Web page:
In a previous post, I wrote about Ashley Madison, a website and app designed to help married people engage in sexual infidelity. I got the same basic response that I get whenever I speak or write about that site, or about sexual infidelity in general: Many are appalled that infidelity is so prevalent and that it has been so thoroughly monetized, while others simply shrug their shoulders and say, “People have been cheating since the beginning of time. What’s the big deal?”
When I speak and write about casual sex among single people, I get a similar reaction. Many worry that society is crumbling because of "hookup apps" like Tinder, Blendr, Grindr, etc. They seem to feel that sexual activity without emotional connection and long-term commitment (such as marriage) is an E-Ticket to eternal damnation, depression, or low self-esteem. Meanwhile, others think the current digital hookup culture is a great way to be sexually active while single, and maybe even a good way to meet someone who might become a longer-term partner.
So which is it?
In the post-Kinsey world, there is not a lot of research looking at the psychological effects of casual sex on those who do (or don’t) engage in it. In the research that does exist, the primary focus is generally limited to the question: Are the people who engage in casual sex more depressed, and do they have lower self-esteem, than the people who aren’t having casual sex?
Only rarely do these studies account for other possible causes of diminished psychological wellbeing. For instance, a test subject might be depressed because he or she just lost a great job, not because he or she is having casual sex and feels badly about that. Similarly, pre-existing depression and self-esteem issues (perhaps the result of early-life abuse or neglect) might cause a person to engage in casual sex in an effort to feel wanted and desired, if only for a few moments. For that individual, is casual sex the cause or the result of depression and diminished self-esteem?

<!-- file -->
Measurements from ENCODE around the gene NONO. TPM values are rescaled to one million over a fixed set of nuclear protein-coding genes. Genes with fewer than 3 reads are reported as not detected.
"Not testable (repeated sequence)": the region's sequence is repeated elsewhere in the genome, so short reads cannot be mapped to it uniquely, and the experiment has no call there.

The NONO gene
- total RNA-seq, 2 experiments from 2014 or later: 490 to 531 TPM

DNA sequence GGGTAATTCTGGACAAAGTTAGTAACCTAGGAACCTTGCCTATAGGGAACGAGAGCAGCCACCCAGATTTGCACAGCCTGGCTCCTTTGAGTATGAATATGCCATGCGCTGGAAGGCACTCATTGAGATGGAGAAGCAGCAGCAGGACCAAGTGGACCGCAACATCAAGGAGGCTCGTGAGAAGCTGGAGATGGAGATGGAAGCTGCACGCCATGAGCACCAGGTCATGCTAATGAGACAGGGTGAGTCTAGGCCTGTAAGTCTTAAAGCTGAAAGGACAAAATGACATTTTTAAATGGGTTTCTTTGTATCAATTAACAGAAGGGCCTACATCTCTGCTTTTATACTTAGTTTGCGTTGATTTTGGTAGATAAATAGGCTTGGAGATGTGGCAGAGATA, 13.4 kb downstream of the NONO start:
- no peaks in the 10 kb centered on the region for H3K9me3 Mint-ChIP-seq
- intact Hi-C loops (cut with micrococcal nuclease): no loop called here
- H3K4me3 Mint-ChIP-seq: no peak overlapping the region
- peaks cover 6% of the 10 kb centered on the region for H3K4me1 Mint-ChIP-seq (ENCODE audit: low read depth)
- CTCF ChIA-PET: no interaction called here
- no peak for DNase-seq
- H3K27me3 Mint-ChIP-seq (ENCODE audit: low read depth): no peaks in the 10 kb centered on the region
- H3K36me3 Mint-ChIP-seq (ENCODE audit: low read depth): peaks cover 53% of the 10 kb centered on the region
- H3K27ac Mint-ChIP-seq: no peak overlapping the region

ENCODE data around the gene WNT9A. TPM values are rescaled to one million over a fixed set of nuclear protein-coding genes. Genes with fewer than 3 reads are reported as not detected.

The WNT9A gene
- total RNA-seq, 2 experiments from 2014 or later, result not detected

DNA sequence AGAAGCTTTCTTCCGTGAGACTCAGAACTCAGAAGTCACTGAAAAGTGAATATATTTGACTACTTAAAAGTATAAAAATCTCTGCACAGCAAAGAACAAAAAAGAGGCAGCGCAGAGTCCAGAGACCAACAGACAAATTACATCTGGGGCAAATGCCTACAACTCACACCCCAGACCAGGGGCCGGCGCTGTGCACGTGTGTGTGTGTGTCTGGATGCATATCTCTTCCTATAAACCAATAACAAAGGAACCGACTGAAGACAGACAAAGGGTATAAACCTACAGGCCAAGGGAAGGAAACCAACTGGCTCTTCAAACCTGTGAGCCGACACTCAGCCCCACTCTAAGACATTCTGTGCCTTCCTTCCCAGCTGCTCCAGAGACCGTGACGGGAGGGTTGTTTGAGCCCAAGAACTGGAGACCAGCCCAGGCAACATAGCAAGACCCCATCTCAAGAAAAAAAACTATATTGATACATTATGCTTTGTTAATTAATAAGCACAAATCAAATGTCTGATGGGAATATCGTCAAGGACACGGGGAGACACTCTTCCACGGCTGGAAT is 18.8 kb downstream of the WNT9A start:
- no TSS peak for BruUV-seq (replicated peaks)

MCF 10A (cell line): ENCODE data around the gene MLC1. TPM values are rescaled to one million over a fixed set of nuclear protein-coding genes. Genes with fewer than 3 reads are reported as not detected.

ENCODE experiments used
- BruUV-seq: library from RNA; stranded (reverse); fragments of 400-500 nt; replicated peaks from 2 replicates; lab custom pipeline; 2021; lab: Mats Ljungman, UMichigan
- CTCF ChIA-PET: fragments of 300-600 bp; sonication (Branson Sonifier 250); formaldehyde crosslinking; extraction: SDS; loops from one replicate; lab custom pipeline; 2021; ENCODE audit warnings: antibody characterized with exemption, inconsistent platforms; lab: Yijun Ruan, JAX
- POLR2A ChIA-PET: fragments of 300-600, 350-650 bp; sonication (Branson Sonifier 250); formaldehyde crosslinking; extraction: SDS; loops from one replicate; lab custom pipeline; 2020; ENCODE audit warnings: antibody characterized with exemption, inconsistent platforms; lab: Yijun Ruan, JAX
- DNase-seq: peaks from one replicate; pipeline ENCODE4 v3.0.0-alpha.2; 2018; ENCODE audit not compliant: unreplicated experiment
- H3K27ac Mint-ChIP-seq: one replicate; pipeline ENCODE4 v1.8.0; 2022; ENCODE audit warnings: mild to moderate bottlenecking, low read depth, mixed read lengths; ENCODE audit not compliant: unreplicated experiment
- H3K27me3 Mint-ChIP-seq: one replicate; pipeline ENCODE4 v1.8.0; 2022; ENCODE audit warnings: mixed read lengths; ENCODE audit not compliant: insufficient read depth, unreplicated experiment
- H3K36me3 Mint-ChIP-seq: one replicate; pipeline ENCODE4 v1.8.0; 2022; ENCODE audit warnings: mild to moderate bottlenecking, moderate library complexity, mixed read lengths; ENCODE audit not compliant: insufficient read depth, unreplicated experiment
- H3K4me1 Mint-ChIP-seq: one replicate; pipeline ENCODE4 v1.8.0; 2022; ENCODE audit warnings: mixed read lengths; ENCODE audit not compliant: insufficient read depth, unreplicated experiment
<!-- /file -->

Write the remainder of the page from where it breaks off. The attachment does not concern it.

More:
Of the studies that look specifically at the relationship between casual sexual activity and psychological wellbeing, most hypothesize a negative correlation—as casual sex increases, psychological wellbeing decreases.
However, the actual results are more of a mixed bag:
Of note: None of the four studies found a significant difference between males and females. Prior to this research, it was generally assumed that the psychological wellbeing of women was more likely to be negatively impacted by casual sex than that of men, primarily because the potential consequences (social shaming, feeling used/abused, pregnancy, etc.) would seem to be much higher. Nevertheless, the findings of each study were consistent by gender. Except for one thing: More males than females reported that they’d recently engaged in casual sex (double the number in the first study, and more than double in the second). One rather simple explanation, other than that some of the test subjects might be fibbing, is that women define “casual sex” differently than men—primarily because they are more likely to seek and feel an emotional connection in addition to the physical experience.
The Bottom Line: Is Casual Sex Good or Bad?